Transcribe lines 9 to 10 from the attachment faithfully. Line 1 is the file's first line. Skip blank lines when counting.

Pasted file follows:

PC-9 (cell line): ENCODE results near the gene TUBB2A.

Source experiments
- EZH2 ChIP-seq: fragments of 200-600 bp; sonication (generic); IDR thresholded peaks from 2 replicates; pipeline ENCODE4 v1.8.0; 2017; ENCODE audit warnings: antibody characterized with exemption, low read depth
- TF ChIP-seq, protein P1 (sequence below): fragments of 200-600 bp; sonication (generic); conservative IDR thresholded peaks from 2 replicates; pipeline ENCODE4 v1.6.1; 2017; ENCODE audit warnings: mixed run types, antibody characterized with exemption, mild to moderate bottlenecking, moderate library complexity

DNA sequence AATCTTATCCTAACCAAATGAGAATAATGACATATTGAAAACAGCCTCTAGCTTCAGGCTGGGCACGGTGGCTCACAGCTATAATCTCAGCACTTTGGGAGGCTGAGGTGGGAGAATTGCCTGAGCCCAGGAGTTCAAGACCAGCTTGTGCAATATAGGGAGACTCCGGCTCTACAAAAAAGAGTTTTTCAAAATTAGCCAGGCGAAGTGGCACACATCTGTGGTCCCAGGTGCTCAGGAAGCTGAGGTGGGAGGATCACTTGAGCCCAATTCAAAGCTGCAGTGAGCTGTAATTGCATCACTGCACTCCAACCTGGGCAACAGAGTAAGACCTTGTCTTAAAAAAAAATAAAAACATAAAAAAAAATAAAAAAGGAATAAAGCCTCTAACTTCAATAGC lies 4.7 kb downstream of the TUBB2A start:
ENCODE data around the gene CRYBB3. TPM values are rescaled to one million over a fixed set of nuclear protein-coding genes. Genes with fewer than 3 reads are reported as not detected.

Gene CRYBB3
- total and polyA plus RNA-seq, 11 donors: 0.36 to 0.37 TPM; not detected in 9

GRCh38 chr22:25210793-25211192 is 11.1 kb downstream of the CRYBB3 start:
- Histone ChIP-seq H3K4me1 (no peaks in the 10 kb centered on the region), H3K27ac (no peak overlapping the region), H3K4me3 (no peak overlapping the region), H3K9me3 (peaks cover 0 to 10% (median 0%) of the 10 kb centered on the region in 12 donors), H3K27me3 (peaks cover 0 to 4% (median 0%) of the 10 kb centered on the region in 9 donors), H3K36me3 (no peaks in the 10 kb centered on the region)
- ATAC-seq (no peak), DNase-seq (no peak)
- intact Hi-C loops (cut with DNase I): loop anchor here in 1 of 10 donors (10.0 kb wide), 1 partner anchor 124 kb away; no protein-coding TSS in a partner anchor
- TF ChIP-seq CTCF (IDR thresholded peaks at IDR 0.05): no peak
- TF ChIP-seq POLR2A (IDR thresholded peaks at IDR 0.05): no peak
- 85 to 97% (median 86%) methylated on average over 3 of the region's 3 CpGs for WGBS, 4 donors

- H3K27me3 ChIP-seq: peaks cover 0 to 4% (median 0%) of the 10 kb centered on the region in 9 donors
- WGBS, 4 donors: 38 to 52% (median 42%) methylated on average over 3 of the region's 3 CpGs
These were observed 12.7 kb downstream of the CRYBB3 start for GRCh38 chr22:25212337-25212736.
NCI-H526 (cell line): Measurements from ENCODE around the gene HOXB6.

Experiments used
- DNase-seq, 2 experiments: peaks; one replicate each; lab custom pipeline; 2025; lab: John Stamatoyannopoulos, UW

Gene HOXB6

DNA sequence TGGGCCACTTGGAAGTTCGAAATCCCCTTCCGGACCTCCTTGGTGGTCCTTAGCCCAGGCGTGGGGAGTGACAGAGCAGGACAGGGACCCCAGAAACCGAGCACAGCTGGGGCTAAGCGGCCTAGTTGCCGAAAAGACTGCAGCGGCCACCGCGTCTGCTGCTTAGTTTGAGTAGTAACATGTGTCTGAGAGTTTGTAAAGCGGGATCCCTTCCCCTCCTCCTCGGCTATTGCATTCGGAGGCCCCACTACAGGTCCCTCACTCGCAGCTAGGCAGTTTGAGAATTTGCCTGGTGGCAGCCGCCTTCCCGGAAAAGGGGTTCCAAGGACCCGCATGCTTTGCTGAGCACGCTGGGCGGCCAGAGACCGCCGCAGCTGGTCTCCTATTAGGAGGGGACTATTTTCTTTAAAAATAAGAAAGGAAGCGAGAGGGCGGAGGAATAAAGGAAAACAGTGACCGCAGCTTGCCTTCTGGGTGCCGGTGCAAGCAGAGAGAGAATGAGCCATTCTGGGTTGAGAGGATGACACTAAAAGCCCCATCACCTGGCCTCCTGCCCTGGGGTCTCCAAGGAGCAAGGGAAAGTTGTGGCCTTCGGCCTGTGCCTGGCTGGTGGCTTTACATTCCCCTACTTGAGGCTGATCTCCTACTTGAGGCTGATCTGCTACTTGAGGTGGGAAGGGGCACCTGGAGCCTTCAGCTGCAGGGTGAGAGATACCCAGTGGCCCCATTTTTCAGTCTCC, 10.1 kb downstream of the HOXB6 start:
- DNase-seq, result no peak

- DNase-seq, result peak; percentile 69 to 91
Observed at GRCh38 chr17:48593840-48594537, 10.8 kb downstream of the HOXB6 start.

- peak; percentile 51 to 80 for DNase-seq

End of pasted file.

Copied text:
GRCh38 chr22:25210793-25211192 is 11.1 kb downstream of the CRYBB3 start:
- Histone ChIP-seq H3K4me1 (no peaks in the 10 kb centered on the region), H3K27ac (no peak overlapping the region), H3K4me3 (no peak overlapping the region), H3K9me3 (peaks cover 0 to 10% (median 0%) of the 10 kb centered on the region in 12 donors), H3K27me3 (peaks cover 0 to 4% (median 0%) of the 10 kb centered on the region in 9 donors), H3K36me3 (no peaks in the 10 kb centered on the region)